Too Clever By Half

Apparently, I was ahead of the curve. In his most recent New York Times column David Brooks laments the financing of extreme Republican candidates by Democrats:

The Democratic Party is behaving recklessly and unpatriotically. So far, Democrats have spent tens of millions to help Trumpist candidates in Republican primaries.

In Illinois alone, the Democratic Governors Association and Democratic Gov. J.B. Pritzker spent at least $30 million to attack a Trumpist’s moderate gubernatorial opponent. In Pennsylvania, a Democratic campaign spent hundreds of thousands of dollars on ads intended to help a Trumpist candidate win the G.O.P. gubernatorial primary. A political action committee affiliated with Nancy Pelosi worked to boost far-right Republican House candidates in California and Colorado.

They are doing it because they think far-right Trumpist candidates will be easier to beat in the general elections than more moderate candidates.

What the Democrats are doing is sleazy in the best of circumstances. If you love your country more than your party, you should want the best candidates to advance in either party. And in these circumstances, what they are doing is insane: The far-right candidates whom Democrats are supporting could easily wind up winning.

Mr. Brooks goes on to point out, as I have, that such strategic thinking is misguided and might well backfire:

Many Democrats, living in their own information bubble and apparently having learned nothing from 2016, do not seem to understand the horrific electoral landscape they are facing. They do not seem to understand how much their business-as-usual approach could lead to a full Republican takeover in 2025 — which as this week’s Jan. 6 insurrection hearing reminded us yet again, would be a disaster for our democracy.

He concludes:

In 2020 Biden was the candidate who didn’t seem to be pinioned to the coastal elites. But Democrats are still being battered because of that association. And what are they doing to fix the problem? Spending money to support Trumpists.

Those crazies could be running the country in a few years.

There are a few things missing from Mr. Brooks’s commentary. The Trump presidency didn’t emerge ex nihilo, out of nothing. Trump was actually an effect and he was the result of the very factors to which Mr. Brooks calls attention: most Americans don’t want to live in the country the progressive left wants the United States to become. That is, as Mr. Brooks observes, “a basic difference in how people see the country”.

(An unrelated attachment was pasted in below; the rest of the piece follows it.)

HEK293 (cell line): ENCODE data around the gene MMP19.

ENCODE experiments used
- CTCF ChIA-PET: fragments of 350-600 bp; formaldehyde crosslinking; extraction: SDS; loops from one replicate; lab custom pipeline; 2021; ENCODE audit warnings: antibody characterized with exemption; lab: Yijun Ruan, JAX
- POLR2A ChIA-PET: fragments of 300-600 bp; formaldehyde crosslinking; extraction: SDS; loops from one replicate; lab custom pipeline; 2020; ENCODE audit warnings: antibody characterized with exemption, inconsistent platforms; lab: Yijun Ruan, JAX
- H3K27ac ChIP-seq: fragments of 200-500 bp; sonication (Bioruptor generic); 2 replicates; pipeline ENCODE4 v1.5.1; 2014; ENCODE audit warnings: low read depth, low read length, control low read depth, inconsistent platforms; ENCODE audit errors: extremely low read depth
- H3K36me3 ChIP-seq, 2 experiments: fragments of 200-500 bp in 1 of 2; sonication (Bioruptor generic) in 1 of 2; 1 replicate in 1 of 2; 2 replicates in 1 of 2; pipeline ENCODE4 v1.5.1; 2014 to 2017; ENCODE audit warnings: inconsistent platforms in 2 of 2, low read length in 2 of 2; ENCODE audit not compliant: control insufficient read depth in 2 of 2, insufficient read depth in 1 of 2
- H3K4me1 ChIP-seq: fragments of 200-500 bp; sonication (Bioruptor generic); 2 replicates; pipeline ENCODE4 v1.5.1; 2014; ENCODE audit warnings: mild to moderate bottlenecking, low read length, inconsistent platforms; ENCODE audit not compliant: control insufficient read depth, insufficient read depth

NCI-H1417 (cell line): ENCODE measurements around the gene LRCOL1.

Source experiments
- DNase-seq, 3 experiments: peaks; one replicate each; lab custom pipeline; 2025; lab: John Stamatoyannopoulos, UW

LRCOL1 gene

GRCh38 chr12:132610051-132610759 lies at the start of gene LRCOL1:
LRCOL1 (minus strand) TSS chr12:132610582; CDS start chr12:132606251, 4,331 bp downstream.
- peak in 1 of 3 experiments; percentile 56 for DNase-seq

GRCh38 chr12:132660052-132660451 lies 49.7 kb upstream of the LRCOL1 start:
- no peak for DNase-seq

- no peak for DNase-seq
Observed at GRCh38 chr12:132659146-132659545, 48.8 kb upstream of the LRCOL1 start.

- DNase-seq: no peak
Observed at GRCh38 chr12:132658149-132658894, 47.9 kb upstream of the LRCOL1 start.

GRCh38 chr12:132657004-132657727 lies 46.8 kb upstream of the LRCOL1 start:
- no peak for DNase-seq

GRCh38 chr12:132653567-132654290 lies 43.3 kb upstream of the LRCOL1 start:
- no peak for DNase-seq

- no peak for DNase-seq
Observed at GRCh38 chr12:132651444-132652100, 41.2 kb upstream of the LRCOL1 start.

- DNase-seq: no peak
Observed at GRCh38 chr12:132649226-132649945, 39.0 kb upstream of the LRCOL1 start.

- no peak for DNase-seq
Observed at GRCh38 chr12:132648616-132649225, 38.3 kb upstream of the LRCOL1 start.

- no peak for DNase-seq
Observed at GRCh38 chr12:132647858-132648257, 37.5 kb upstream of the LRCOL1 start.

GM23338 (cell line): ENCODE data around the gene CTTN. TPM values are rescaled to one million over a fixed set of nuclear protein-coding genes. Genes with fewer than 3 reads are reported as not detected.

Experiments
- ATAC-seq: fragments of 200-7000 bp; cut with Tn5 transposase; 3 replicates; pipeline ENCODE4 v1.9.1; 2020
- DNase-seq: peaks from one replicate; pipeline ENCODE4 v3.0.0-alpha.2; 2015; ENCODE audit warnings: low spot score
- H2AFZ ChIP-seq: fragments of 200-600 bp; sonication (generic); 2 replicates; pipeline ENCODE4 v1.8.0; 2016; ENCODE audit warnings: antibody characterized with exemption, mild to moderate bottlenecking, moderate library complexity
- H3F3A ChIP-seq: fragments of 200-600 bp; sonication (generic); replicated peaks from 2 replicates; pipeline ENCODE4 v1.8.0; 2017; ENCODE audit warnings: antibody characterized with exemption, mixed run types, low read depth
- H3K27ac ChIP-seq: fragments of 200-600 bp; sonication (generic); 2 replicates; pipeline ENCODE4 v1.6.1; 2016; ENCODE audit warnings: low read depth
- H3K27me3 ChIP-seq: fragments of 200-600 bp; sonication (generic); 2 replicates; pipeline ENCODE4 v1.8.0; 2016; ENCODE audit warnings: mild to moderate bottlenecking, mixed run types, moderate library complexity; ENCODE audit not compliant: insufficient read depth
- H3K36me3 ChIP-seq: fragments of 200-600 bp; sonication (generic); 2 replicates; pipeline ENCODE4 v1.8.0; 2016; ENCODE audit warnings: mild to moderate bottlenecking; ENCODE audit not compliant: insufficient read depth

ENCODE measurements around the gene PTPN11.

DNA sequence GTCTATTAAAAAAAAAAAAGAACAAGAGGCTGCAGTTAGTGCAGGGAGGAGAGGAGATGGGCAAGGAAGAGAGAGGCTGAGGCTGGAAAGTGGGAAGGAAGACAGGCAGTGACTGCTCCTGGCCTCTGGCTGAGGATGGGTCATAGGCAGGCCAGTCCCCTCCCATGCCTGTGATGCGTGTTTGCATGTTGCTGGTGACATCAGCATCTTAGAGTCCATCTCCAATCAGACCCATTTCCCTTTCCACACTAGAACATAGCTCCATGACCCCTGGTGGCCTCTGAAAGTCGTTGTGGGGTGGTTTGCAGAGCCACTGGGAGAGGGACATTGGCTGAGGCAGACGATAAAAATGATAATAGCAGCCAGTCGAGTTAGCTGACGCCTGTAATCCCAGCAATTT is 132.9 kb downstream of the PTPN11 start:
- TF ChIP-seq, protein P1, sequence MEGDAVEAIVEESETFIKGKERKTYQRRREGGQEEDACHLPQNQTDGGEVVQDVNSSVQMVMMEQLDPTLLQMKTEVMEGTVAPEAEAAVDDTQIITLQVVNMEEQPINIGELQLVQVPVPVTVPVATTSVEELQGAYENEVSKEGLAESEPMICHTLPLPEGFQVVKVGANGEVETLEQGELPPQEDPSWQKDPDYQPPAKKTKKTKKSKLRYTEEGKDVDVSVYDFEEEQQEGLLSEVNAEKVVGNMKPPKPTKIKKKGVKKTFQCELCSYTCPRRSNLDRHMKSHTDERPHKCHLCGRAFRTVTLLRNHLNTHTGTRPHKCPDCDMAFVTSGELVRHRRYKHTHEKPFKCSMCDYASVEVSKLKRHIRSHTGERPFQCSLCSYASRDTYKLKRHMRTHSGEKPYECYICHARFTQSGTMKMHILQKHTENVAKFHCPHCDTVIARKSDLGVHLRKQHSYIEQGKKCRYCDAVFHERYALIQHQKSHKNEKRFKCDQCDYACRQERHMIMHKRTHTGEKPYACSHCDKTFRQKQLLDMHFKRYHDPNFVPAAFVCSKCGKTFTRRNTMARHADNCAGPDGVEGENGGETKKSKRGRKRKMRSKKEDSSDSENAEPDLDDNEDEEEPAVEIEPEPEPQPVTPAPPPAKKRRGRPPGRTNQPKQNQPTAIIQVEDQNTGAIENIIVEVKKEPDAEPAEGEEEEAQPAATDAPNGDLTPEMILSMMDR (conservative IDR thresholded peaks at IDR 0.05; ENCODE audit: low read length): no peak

In addition I think that there’s something that Mr. Brooks fails to consider. Perhaps the Democratic incumbents Mr. Brooks is criticizing in his column love their jobs not only more than they love the country but more than they do their party. One of the key factors in being a successful politician is you must believe that you can win. They believe they can win and stop at nothing to do so.

7 comments… add one
  • Andy Link

    Here in Colorado, Democrats spent more money on the GOP primary than Republicans did. And it turns out that spending was a waste.

  • It worked in Illinois. The least electable Republican won. My concern is that in a wave year he might get elected.

  • steve Link

    I cant figure out why you keep acting as though this is something new. I dont recall you opposing this in the past. Maybe I just dont remember?


  • It’s not the party interference that makes it different. It’s the scale. And to whom it’s being applied.

    Hillary Clinton was a completely credible candidate who didn’t need Limbaugh’s help to campaign against Obama. She also wasn’t particularly extreme. And Limbaugh didn’t provide the majority of the spending in Clinton’s campaign.

    Combine all of those things and apply them at the state level and it describes what happened in Illinois.

  • Andy Link

    Part of it here may be that unaffiliated voters can vote in the Dem or GoP primary, but not both. Given that most offices on the Dem primary were uncontested, making voting pointless, a lot of unaffiliated voters (including me) voted in the GOP primary. And in Colorado, there are a lot of unaffiliated voters (Colorado has long had an independent, somewhat small-l libertarian ethos, at least among natives).

    And I did not vote for any of the candidates who spouted about the big lie or otherwise questioned the validity of Colorado’s voting system.

    I also voted to hopefully get my incumbent House rep booted (Lamborn), but of course that was hopeless.

  • steve Link

    Take your point about Clinton, but the underlying point here really should be that the GOP voted for those extreme candidates anyway, and that no matter how extreme they would vote for that candidate regardless of the opponent. Extreme candidates are getting nominated by the GOP all over the place anyway. Remember the witch? Being a Q Anon supporter and believer is just not seen as reason to not support a candidate by most Republicans now. IOW, where Dems are trying to tilt the election only has a chance to work where the primary was close to begin with. The fact that these were close at all should be the major focus of the story.


  • Maybe it’s different in Pennsylvania. Here in Illinois the more moderate candidate was leading in the polling until the airwaves were swamped with ads both against him and for the most extreme candidate paid for by JB Pritzker and the Democratic Governors Association.

    I should add that I’m not optimistic about Illinois’s prospects. IMO the lesson of Rauner’s being elected governor was that only Democrats can fix what’s wrong with Illinois and they don’t wanna. I think Pritzker will be re-elected, continue to spend money we don’t have, and leave no organization behind him.

Leave a Comment